"Staffing by itself isn’t the only answer," he says. "It really is about skills, capabilities, and do you have the tools in place to help people do it the way you’ve trained them? Can you get comfortable doing it as fast as you all need to do it? Empowerment is important, too, and so is judgment."

Inspired global vision
Forsythe’s boss, Kim Nelson, SVP of external relations, praises his global vision.

"We were largely a domestic company just 15 years ago and now almost a third of our revenue is coming from outside the US," she explains. "As you get people on the ground outside of a home country who are working across languages and cultures, you better have clarity on how you want the company to engage external stakeholders."

"Tom has really helped us sort through how we partner effectively with many different stakeholders," she further adds.

The 56-year-old Forsythe heads up the company’s brand PR, internal and external communications, issues management, and consumer services, a division that responds to and handles more than half of General Mills’ social media front lines.

With acquisitions such as Yoplait in France (2011) and Yoki Alimentos in Brazil (2012), M&A-related and internal communications are a vital component of his job, but issues management and stakeholder engagement continue to swallow the bulk of his time in the international arena.  

As the world’s seventh-largest food company, according to trade publisher Food Processing, General Mills’ issues often fall around ingredient sourcing and sustainability, such as water or animal welfare.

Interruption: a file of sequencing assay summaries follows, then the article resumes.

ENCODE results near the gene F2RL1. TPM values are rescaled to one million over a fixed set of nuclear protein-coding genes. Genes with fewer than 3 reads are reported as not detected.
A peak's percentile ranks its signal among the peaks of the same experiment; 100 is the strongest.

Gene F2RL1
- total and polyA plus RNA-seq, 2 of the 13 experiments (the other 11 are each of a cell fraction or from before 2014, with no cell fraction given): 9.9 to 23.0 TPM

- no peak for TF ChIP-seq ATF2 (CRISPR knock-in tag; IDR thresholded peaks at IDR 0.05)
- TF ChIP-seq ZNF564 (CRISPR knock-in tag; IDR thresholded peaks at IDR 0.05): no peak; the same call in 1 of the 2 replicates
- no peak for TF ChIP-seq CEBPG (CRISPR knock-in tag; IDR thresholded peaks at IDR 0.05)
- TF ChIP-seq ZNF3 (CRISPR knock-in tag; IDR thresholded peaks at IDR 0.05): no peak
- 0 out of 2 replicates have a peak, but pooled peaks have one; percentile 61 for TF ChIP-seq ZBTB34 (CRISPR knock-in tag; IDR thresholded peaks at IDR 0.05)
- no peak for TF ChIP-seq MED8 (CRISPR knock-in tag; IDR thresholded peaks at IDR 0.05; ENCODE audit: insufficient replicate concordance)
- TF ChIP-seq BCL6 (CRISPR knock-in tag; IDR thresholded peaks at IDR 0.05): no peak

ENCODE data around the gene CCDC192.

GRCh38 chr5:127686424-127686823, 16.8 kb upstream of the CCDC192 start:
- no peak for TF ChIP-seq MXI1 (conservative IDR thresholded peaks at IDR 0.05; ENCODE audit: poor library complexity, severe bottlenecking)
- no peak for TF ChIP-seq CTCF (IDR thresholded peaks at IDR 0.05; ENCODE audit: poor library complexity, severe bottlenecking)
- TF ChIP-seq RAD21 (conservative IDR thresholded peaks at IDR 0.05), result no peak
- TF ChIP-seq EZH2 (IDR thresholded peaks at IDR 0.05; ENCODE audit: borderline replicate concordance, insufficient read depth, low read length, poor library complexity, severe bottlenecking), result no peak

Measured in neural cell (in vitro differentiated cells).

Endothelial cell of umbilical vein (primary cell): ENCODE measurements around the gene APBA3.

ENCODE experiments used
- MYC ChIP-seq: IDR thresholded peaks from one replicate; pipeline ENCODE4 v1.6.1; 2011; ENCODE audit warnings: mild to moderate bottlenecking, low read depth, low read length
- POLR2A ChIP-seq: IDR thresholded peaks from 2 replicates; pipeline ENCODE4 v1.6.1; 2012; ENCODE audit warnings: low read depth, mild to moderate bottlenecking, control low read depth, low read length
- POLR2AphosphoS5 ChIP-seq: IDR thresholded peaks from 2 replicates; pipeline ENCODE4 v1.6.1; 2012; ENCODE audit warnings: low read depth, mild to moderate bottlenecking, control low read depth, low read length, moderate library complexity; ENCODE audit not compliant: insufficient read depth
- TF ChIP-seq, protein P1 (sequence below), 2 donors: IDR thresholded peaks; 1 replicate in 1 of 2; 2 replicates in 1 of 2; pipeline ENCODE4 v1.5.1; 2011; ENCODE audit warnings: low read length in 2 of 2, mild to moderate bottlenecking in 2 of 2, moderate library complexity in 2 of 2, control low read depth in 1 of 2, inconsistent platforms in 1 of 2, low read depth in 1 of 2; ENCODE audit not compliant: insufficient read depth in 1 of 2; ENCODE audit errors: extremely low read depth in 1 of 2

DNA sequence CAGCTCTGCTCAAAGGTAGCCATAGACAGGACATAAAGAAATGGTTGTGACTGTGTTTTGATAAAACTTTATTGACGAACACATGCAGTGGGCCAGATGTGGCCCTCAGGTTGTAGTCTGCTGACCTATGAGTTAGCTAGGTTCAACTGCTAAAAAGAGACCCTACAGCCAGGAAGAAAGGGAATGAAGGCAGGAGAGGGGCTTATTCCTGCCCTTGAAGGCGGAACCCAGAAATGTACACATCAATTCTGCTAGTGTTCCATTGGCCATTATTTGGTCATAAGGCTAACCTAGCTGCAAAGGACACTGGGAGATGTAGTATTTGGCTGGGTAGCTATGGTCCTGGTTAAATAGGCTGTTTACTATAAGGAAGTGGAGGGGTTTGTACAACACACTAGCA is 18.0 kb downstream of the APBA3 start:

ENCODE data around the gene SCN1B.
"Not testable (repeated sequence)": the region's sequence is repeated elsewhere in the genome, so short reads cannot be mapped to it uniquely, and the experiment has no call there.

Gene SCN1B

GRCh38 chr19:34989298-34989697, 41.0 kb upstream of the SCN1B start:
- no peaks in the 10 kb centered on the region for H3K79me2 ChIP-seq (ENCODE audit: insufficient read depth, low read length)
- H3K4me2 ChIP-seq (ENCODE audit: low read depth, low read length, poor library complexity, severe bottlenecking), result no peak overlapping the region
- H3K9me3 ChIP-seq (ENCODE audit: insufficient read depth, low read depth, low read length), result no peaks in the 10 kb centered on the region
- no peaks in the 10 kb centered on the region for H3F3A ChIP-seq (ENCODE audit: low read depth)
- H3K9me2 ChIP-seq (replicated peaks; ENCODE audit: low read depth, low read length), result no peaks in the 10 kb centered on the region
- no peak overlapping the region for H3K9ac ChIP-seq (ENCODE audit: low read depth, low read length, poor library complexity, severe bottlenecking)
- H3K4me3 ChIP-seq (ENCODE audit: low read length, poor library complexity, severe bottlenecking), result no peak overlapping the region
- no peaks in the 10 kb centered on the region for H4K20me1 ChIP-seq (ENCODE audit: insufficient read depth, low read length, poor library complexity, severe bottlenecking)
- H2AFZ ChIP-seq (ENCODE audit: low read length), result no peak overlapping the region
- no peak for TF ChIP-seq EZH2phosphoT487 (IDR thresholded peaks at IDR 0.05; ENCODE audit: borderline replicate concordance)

When the Rainforest Action Network came after the company on palm oil several years ago, Forsythe led the engagement. The harvesting of palm oil has been implicated in deforestation in vulnerable regions around the globe. At one point, the group spread a huge banner in the gold-and-black colors of Cheerios on the snow-covered lawn across from its Minneapolis headquarters that read: "Warning: General Mills Destroys Rainforests."

Forsythe flew to Southeast Asia to witness palm oil production firsthand and attended a global roundtable on sustainable palm oil. He then offered the several dozen protestors coffee when they released their banner in mid-January 2010.

"Tom’s response was not to hide in the building, but to bring coffee out for them because we are Midwesterners and that is what we do when people come to visit," recalls Nelson. "Tom is that face of the company who will do things like that."

Responsible business